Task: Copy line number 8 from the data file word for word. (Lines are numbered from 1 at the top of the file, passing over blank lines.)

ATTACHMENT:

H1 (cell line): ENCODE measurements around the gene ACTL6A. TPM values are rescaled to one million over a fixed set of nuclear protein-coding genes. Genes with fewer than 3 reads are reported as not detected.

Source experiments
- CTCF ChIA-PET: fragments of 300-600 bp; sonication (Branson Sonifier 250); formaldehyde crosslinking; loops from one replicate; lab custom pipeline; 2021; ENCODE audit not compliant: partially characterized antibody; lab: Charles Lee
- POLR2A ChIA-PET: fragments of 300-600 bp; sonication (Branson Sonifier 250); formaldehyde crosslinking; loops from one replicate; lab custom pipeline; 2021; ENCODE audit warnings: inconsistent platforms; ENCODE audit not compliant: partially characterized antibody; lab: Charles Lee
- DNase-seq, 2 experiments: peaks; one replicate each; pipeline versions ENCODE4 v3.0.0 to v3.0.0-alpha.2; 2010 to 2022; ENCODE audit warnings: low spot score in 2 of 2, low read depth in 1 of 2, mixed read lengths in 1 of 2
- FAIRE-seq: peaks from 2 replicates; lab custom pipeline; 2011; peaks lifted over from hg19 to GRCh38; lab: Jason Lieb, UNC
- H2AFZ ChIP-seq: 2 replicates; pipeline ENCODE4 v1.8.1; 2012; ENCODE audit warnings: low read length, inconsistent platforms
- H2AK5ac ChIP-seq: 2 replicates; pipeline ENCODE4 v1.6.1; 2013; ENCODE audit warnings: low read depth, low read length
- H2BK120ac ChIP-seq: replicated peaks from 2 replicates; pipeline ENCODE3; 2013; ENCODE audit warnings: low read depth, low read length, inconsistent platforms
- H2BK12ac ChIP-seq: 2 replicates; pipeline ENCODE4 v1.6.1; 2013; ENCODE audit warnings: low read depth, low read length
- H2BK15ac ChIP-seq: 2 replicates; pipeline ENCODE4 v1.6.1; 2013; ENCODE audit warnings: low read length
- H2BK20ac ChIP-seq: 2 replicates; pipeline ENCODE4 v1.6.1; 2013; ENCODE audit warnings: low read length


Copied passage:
- H2AK5ac ChIP-seq: 2 replicates; pipeline ENCODE4 v1.6.1; 2013; ENCODE audit warnings: low read depth, low read length